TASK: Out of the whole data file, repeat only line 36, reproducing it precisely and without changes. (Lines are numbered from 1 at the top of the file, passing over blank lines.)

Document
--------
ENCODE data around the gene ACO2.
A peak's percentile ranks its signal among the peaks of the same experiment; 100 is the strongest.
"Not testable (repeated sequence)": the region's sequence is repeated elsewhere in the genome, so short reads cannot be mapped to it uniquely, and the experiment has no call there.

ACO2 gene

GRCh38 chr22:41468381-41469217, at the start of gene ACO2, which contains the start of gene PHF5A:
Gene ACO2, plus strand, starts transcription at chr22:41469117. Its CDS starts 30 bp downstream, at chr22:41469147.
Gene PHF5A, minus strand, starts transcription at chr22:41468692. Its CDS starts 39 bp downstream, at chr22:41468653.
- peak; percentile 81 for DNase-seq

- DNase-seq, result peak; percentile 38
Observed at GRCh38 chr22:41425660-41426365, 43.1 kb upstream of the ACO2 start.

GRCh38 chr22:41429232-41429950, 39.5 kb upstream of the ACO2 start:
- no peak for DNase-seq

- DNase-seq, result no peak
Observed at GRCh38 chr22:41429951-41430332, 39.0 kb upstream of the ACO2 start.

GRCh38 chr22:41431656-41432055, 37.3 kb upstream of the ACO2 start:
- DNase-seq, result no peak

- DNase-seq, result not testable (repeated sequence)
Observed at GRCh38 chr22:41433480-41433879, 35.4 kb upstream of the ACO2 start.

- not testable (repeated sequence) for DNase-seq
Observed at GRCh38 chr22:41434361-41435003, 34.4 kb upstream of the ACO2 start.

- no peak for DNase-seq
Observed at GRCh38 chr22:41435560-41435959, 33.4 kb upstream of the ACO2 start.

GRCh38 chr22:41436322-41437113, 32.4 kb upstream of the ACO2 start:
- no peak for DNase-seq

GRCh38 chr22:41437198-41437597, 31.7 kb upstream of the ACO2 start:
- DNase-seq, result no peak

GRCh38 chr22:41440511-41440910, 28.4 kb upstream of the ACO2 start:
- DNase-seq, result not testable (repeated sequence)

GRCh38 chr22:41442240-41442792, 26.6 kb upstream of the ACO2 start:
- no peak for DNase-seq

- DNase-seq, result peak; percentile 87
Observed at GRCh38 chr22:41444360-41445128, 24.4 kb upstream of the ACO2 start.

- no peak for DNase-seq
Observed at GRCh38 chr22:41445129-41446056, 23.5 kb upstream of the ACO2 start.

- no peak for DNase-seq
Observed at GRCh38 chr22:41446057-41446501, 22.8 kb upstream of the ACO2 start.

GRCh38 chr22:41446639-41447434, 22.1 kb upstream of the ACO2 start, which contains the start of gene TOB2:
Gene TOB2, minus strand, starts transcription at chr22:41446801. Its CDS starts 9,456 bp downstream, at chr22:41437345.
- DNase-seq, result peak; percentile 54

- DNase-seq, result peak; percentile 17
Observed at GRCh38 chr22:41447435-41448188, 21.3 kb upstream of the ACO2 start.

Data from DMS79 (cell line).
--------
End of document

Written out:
Observed at GRCh38 chr22:41446057-41446501, 22.8 kb upstream of the ACO2 start.